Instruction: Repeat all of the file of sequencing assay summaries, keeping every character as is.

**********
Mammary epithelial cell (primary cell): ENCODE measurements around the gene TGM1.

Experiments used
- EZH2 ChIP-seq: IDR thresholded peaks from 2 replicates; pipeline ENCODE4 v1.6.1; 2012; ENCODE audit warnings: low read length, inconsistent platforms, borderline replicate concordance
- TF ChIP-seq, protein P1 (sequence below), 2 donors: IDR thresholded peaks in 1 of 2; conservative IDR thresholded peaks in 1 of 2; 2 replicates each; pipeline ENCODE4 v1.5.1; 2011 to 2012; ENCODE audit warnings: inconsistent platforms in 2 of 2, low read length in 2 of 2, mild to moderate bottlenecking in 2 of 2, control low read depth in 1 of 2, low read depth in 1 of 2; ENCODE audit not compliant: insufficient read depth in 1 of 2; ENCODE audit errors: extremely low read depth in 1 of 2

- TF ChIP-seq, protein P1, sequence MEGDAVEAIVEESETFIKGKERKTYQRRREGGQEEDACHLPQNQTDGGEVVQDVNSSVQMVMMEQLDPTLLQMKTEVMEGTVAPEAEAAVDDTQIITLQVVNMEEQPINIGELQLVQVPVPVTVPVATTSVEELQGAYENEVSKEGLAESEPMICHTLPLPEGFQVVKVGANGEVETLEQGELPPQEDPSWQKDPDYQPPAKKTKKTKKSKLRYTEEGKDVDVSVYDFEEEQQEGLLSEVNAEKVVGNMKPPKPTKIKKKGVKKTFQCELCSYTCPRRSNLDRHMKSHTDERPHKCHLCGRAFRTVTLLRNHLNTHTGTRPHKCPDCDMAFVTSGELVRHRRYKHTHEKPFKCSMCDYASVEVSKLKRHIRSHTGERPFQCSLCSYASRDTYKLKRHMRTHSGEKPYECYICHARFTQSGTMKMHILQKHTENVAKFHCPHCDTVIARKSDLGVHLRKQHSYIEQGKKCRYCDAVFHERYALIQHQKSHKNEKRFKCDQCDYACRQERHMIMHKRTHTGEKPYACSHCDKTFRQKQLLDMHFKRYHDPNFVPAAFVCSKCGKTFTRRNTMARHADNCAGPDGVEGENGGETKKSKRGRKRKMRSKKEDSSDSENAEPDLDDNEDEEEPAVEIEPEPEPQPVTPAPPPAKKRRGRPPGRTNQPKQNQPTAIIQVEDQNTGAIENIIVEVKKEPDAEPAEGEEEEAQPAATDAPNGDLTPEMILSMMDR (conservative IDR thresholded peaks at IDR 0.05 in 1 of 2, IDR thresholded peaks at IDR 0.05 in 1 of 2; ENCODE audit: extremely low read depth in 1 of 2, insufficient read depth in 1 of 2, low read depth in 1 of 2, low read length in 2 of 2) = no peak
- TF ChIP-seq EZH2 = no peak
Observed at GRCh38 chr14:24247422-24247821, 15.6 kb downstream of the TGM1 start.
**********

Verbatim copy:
Mammary epithelial cell (primary cell): ENCODE measurements around the gene TGM1.

Experiments used
- EZH2 ChIP-seq: IDR thresholded peaks from 2 replicates; pipeline ENCODE4 v1.6.1; 2012; ENCODE audit warnings: low read length, inconsistent platforms, borderline replicate concordance
- TF ChIP-seq, protein P1 (sequence below), 2 donors: IDR thresholded peaks in 1 of 2; conservative IDR thresholded peaks in 1 of 2; 2 replicates each; pipeline ENCODE4 v1.5.1; 2011 to 2012; ENCODE audit warnings: inconsistent platforms in 2 of 2, low read length in 2 of 2, mild to moderate bottlenecking in 2 of 2, control low read depth in 1 of 2, low read depth in 1 of 2; ENCODE audit not compliant: insufficient read depth in 1 of 2; ENCODE audit errors: extremely low read depth in 1 of 2

- TF ChIP-seq, protein P1, sequence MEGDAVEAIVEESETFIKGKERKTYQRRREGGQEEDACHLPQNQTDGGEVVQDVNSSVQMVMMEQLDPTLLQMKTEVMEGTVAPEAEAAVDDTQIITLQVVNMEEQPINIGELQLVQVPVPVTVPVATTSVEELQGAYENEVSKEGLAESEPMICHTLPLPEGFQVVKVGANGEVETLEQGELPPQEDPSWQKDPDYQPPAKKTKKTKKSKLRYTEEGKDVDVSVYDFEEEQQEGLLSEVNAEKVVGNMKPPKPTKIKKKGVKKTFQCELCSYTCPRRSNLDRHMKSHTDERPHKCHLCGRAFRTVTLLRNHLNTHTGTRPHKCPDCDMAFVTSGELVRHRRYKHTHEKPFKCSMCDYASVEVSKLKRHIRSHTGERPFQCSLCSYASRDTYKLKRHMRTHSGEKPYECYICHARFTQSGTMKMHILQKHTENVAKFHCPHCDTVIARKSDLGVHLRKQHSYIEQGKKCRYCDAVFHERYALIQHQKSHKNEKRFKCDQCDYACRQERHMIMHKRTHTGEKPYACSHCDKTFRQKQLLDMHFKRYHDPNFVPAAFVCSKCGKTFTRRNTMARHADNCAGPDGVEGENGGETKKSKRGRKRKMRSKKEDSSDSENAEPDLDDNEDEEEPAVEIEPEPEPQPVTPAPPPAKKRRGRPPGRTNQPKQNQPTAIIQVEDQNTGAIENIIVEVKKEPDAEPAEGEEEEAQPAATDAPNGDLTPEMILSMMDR (conservative IDR thresholded peaks at IDR 0.05 in 1 of 2, IDR thresholded peaks at IDR 0.05 in 1 of 2; ENCODE audit: extremely low read depth in 1 of 2, insufficient read depth in 1 of 2, low read depth in 1 of 2, low read length in 2 of 2) = no peak
- TF ChIP-seq EZH2 = no peak
Observed at GRCh38 chr14:24247422-24247821, 15.6 kb downstream of the TGM1 start.